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Not Enabled. No customer reviews. Share your thoughts with other customers. Write a product review. Most helpful customer reviews on Amazon. Any expat who's whined that they can't buy their favourite brand of shampoo or the local coffee shop doesn't put enough foam on your cappuccino, needs to read this book. I thought I had it tough when we moved to Azerbaijan in but it doesn't hold a candle to the trials and tribulations of Rosie Whitehouse who followed her reporter husband to Romania and beyond just as the Balkans went into complete meltdown. With her young son and pregnant to boot. She uses her very British deadpan humour and 'let's just get on with it' approach to life to paint a detailed picture of her everyday life, as it lurches from the mundane to the extraordinary as history unfolds.

This is one of those rare books where I was truly sorry when it came to an end. I do hope she'll write a follow-up. Disclaimer, I won a free copy of this book in a blog comment competition. Go to Amazon. Back to top. Get to Know Us. Length: pages. Word Wise: Enabled. But again, sometimes that mom guilt really, really gets in the way. So, let me ask for this resource. So, my daughter has which is great. She can get coverage and services at school. Different accommodations to help her in the classroom. And IEP recognizes that my child has a disability which gives her more coverage. That does give her access to additional resources.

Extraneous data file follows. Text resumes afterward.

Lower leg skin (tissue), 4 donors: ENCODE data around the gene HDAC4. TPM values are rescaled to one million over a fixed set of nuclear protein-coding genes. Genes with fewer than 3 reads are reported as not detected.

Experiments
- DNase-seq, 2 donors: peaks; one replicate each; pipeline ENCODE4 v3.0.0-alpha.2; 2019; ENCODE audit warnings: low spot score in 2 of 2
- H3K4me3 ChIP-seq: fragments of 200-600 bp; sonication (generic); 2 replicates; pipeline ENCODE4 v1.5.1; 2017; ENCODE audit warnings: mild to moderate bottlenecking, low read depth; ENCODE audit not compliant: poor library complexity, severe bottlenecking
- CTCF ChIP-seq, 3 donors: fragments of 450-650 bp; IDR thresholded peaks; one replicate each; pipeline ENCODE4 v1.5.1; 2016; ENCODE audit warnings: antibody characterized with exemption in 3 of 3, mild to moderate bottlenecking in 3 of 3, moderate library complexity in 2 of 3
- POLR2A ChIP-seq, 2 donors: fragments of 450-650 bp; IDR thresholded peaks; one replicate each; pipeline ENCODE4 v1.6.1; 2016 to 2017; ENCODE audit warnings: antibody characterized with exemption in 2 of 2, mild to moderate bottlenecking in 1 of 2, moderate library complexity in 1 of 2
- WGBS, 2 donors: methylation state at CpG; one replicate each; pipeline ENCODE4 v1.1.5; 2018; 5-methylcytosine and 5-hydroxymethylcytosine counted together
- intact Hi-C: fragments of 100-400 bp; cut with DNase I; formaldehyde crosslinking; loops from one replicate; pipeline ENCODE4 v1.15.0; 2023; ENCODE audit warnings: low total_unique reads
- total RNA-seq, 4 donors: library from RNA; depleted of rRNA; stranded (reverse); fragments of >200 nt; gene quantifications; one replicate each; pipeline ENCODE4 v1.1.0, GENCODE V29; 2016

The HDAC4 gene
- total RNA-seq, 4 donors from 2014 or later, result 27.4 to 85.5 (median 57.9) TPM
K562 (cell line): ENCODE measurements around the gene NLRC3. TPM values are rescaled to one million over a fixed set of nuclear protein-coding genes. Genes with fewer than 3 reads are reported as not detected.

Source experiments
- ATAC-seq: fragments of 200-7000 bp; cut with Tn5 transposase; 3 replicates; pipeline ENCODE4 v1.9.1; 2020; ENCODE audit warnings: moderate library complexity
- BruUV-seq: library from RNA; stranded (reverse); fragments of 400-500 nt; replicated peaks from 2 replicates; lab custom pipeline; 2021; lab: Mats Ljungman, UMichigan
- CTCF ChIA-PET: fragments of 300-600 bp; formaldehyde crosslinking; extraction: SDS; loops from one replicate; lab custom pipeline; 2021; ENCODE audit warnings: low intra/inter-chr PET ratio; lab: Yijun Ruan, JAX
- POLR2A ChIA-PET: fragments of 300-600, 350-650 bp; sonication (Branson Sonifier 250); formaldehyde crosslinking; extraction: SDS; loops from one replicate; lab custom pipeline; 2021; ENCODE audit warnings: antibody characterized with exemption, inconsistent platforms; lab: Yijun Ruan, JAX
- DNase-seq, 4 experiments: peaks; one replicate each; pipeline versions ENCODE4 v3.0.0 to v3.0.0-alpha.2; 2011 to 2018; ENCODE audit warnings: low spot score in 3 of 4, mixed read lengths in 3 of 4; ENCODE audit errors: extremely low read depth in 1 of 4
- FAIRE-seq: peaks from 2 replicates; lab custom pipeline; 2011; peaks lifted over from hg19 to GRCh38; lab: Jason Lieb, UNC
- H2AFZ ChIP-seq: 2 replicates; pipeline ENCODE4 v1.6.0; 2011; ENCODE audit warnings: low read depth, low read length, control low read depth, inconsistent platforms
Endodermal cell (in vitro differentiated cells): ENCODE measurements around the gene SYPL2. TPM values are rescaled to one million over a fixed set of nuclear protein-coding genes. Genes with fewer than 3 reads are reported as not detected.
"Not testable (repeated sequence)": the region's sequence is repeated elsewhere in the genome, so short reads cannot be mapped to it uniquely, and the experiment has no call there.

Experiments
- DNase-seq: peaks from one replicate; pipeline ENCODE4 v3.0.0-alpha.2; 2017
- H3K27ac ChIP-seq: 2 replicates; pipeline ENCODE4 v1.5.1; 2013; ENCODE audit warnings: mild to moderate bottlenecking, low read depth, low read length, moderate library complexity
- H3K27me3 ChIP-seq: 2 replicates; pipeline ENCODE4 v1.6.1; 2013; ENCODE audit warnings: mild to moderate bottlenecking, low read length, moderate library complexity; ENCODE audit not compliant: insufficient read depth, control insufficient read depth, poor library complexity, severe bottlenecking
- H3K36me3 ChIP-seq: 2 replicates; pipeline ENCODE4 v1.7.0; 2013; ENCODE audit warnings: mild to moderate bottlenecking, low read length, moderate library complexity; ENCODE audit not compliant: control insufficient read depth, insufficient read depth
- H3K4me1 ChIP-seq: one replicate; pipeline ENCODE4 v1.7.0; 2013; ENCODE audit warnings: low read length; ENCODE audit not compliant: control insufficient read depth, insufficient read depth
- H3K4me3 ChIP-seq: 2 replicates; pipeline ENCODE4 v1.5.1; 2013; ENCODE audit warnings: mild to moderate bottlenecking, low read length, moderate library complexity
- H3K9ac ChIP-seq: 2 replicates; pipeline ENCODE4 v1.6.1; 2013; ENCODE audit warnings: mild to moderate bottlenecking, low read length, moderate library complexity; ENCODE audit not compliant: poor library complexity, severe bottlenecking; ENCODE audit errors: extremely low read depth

I need you to work with her. I need you to follow this educational plan that we have in place. So, she continue to be here and receive the services because what we fail to see is people implementing the resources that they have. And we allow our children to be circumnavigated in taking all of these different ways.

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This is really not beneficial to them when the tool the you had works really well, if you know how to use it. This is good.

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She does— currently, she utilizes her mostly. Her has accommodations such as she can have extra time on her homework. She can get an extra day on her homework or she can get extra time on testing, regular testing and standardized testing. She can test in a small room. She can test on the computer because my child, due to her processing issues, works better on a computer then with pen and paper. I need you to look at her strengths and work there.